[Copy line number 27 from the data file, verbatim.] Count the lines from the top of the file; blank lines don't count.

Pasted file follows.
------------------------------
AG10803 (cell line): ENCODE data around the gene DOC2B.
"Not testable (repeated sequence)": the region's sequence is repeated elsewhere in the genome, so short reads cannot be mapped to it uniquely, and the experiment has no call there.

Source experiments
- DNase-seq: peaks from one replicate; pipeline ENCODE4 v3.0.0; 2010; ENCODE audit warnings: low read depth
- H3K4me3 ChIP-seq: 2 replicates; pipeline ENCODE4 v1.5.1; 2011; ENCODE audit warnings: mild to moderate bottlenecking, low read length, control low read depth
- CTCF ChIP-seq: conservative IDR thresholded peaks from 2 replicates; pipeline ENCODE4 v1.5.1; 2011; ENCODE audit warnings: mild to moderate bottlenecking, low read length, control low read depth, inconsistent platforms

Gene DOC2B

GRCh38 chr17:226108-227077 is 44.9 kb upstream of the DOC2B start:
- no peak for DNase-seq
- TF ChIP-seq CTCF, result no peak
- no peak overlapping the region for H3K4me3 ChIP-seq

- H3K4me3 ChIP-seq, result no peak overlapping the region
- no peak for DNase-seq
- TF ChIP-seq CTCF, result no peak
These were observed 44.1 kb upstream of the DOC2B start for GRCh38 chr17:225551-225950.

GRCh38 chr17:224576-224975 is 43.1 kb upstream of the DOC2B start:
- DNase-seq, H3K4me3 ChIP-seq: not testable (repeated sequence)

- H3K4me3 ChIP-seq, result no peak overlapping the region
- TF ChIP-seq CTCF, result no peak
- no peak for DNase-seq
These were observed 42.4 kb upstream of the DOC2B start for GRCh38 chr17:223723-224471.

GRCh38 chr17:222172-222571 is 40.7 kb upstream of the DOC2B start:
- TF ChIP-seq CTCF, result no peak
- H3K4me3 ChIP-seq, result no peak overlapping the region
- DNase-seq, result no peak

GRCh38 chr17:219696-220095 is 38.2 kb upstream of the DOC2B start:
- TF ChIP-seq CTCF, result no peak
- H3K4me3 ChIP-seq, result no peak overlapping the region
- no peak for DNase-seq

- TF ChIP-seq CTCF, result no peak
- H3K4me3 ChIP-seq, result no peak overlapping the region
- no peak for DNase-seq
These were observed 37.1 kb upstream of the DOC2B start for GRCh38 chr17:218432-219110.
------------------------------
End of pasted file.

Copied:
- TF ChIP-seq CTCF, result no peak